Range Anxiety Year 2 - Data
For those of you who like to crunch numbers or who want details, here is a chart of those I was able to collect. Sorry I was unable to find a way to put it right into the blog.
Note that it cost us $228.71 plus a few extra hotels to cross from Nanaimo to the Haliburton Highlands. Only once we paid over $20 for a charge.
Note 1: Chargers rarely charge at maximum rate. Our Bolt only charges at maximum 50kwh so 100 promised equals a maximum of 50kwh delivered.
Note 2: Usually 45 kwh was a really good charging speed. It would always slow down toward the end to around 34kwh. This is because the battery is almost full and offers more resistance to taking a charge at high speeds. They don't recommend you charge over 80% at high speed chargers for risk of overheating and possible fires.
Note 3: In some circumstances they may split the load between the chargers if two cars are charging at once. This of course cuts the speed of charging considerably.
If you have downloaded the necessary applications and kept your credit cards up to date, you should have no trouble making the charging infrastructure work.
They all work pretty well and as expected, when they work.
There are a multitude of reasons why a charger might not work. The hardware could break. It could be vandalized. There could have been a natural disaster or a water sewage break with flooding. The owner might not have had it repaired for whatever reason. Therefore to be secure, we need more charging stations and more redundancy in critical locations. Most service providers put in two stations in the hope that at least one will always be working. As more EV's hit the road they will need more.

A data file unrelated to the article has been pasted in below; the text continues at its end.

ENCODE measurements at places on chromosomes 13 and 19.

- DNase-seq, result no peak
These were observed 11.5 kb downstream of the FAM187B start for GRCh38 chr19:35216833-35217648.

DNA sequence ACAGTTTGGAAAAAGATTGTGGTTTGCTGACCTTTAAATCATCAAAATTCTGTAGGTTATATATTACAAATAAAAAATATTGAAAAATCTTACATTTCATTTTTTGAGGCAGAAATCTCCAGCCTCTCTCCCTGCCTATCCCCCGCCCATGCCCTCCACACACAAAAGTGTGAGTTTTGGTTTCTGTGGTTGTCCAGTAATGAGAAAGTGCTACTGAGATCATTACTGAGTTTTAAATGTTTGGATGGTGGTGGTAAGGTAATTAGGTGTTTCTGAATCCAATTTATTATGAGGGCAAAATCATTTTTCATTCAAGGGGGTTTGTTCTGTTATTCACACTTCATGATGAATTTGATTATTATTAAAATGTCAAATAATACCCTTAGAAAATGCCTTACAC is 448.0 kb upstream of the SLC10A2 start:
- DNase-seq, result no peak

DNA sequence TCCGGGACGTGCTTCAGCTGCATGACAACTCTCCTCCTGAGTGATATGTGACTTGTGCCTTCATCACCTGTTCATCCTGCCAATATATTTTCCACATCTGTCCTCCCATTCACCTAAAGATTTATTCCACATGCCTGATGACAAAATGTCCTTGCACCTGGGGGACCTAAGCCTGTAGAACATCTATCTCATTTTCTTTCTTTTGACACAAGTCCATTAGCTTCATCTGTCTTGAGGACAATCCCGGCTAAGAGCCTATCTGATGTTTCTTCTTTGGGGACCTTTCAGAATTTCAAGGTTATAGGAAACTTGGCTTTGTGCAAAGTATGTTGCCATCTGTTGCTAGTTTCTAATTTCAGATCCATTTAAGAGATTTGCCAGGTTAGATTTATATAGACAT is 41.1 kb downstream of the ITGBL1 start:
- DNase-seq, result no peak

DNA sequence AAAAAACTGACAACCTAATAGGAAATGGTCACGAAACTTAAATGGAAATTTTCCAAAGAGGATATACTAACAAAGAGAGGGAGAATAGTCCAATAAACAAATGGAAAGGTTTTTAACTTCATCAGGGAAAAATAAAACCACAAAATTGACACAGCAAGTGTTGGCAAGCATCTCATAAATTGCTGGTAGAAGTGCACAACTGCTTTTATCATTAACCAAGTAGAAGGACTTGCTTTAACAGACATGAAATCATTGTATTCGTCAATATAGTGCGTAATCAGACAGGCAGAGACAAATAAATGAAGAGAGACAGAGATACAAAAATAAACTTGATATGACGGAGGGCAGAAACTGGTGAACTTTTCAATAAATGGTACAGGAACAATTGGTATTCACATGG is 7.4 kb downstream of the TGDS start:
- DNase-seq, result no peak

At this stage, it is essential to plan ahead and to check and see if chargers are likely to be working that day. For example, if I had looked at the track record of the Petrocan in Nipagon today, I would not have assumed it would be working. Several people in the last 2 days failed to charge there. I would have gone back to Thunder Bay from the Armstrong junction and charged there.
For EV travellers to have security we need more charging locations, more redundancy at existing locations, and more hotels to put in and maintain level 2 chargers. Driving across Canada is still difficult, precarious, and more stressful than it should be.
Who understood that EV chargers were so dependent on internet service and that chargers would be taken out of service when one service provider had a national outage -- or how long it would take to get them all back up and running?!
Time is whizzing by. Just think, soon I'll have to start my way back. Time to let this all go.
If you want to help, please write a letter to the Hotel Association of Canada or to your provincial or Federal Government and ask them to install more chargers.